Defenses Against a Contract

Defenses Against a ContractA contract is an agreement between two or more parties, whether an individual, a business, a government or non-profit. Contracts set forth the terms and conditions of a deal. Contracts are often written by one party and then signed by the other without considering the consequences of entering into it. Courts usually enforce contracts as written; If you agree to a contract, the courts will make the parties live up to it. However, the law provides certain defenses to a contract.

These contract defenses typically concern:

  • Fraud or deception,
  • Illegality,
  • Duress,
  • Coercion,
  • Forceful persuasion,
  • Misunderstanding,
  • Unfairness,
  • Dominance,
  • Vague or ambiguous terms,
  • Non-specificity,
  • A contract of adhesion, and

Fraud generally may arise when one party purposefully lies to or misleads the other party regarding an important part of the contract’s nature and subsequently injures the other party. Forceful persuasion means that one party involuntarily agrees to a contract, due to coercion, violence, or the like. But just because a person regrets that he or she entered into a contract, in and of itself, is not ordinarily sufficient to avoid it.

A contract of adhesion results from an unequal contractual footing between you and the plaintiff (the person or business who is suing you for breaking a contract) and terms so onerous that the courts will not enforce it, but this does not happen often. An illegal contract involves one party hiring another party to commit a crime, such as offering to sell marijuana or heroin.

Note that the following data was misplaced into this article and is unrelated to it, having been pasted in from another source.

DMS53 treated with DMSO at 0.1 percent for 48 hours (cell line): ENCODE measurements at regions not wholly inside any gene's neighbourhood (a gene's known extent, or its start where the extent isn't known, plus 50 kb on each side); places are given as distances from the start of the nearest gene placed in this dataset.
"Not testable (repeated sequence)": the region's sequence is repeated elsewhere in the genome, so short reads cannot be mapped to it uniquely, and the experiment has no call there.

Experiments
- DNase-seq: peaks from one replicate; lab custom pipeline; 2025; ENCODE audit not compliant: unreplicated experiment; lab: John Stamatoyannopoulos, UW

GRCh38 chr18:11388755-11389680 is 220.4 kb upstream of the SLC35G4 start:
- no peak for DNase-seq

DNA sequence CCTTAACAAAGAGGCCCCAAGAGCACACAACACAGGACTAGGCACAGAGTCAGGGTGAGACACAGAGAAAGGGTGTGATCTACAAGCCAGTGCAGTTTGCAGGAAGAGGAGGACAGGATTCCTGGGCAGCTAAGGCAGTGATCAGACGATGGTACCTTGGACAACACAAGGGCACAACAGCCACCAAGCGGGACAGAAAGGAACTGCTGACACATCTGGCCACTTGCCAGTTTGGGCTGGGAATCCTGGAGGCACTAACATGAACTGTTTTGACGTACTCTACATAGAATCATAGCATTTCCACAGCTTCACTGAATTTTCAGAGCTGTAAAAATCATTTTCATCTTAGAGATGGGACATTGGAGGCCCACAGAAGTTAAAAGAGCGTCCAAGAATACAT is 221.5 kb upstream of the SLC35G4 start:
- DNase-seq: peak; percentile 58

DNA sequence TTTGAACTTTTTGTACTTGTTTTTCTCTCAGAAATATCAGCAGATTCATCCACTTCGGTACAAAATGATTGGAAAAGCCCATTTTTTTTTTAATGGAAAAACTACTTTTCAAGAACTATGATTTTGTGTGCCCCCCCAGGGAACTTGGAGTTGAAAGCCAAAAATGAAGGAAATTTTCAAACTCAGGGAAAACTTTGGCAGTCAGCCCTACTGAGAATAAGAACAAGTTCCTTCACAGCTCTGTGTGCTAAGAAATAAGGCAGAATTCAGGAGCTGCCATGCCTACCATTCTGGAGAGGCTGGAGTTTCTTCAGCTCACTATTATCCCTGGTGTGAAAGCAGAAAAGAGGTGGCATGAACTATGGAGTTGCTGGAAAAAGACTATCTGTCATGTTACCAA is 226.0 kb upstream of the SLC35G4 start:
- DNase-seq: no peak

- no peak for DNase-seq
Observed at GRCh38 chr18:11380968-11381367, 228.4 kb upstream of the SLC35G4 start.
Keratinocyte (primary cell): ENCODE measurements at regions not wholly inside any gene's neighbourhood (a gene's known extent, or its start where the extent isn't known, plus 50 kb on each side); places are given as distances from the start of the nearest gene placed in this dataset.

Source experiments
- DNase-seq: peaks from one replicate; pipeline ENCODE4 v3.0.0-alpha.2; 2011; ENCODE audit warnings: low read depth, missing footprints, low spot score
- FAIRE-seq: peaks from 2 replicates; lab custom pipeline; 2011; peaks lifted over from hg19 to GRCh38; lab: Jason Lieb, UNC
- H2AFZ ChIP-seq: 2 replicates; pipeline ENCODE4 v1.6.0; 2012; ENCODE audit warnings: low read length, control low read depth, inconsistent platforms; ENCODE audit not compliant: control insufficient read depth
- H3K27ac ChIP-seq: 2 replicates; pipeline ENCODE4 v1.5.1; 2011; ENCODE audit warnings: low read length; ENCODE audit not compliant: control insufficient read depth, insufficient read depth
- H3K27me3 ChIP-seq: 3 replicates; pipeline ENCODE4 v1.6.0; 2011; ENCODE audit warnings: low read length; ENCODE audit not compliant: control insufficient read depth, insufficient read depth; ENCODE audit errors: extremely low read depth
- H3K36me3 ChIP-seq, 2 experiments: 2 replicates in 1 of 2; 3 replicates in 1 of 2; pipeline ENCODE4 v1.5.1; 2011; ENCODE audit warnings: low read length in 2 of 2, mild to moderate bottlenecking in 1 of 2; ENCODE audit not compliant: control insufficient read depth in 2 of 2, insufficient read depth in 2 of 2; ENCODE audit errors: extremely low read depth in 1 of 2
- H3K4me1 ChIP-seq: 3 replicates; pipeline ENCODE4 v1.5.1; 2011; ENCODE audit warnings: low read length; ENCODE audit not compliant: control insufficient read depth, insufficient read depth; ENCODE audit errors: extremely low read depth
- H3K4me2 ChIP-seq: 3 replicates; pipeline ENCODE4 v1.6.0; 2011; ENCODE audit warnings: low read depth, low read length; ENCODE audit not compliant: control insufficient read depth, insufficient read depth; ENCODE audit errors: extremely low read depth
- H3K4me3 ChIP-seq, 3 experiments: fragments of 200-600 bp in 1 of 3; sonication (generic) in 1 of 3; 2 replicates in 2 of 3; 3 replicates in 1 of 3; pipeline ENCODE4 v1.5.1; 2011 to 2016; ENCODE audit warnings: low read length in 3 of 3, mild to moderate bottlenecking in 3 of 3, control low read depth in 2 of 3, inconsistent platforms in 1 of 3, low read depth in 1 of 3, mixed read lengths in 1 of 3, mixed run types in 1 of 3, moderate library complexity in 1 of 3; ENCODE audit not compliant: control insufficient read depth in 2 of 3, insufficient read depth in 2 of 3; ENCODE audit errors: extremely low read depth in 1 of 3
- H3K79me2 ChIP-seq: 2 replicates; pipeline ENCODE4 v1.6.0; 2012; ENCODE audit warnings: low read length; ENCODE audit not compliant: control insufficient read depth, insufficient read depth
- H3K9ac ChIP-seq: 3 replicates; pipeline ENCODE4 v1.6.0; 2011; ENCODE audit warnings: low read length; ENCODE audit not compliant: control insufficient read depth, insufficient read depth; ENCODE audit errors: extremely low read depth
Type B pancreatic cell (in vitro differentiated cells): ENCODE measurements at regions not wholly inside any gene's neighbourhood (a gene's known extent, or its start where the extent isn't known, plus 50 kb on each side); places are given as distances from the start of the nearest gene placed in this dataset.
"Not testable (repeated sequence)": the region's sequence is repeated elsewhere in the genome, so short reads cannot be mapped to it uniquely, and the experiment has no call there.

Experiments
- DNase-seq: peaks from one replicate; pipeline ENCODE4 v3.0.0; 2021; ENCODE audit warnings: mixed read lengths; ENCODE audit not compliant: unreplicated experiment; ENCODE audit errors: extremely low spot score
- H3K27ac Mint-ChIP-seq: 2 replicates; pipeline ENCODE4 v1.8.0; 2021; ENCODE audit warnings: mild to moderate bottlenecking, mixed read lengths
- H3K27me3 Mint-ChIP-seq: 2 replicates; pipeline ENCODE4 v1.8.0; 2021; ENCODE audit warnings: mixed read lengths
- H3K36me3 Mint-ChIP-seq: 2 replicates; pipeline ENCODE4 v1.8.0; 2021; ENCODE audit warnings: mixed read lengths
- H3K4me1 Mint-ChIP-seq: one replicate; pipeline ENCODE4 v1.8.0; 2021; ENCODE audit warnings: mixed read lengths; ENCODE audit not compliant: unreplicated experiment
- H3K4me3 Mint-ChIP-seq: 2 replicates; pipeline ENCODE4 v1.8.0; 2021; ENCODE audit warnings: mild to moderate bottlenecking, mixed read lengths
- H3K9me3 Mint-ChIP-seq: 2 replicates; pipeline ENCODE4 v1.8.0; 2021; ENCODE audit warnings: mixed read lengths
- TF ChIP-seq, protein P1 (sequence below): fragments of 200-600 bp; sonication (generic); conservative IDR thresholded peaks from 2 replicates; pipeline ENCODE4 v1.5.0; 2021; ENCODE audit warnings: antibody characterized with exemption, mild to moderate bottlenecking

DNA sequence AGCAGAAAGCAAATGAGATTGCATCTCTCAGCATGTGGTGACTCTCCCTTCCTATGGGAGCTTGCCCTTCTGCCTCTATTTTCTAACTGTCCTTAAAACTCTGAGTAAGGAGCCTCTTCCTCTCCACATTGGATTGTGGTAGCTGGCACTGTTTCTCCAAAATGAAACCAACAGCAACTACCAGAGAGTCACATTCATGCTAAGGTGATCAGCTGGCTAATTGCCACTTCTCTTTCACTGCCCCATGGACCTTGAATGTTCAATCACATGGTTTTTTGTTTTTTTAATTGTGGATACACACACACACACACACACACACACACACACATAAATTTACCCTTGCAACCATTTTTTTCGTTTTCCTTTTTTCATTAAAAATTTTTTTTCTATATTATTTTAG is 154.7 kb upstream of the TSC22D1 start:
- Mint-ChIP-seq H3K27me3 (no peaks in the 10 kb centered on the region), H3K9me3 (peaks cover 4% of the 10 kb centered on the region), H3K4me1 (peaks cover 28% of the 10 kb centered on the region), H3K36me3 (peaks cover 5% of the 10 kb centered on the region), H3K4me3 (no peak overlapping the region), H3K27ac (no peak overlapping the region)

Why you want a Nashville contract law attorney on your side

Perhaps you and the plaintiff have an oral, non-written contract, as opposed to a written contract; a non-written contract may be harder to enforce. Maybe you have a contract whose terms are inexact or non-specific. A defendant who is considered legally incompetent, due to age or disability, should also have an attorney who will protect his or her best interests.

Contract law is complicated. It is best to talk to a lawyer before entering a significant contract and understand what you are signing before entering it.

If you have questions and/or concerns about contracts or defenses against contracts, talk to a lawyer. The Law Office of Perry A. Craft, PLLC provides competent counsel for individuals, businesses, and other entities seeking contract review, preparation, drafting, and litigation. Please call 615-953-3808 or fill out our contact form to schedule a consultation time with Nashville contract attorney Perry Craft.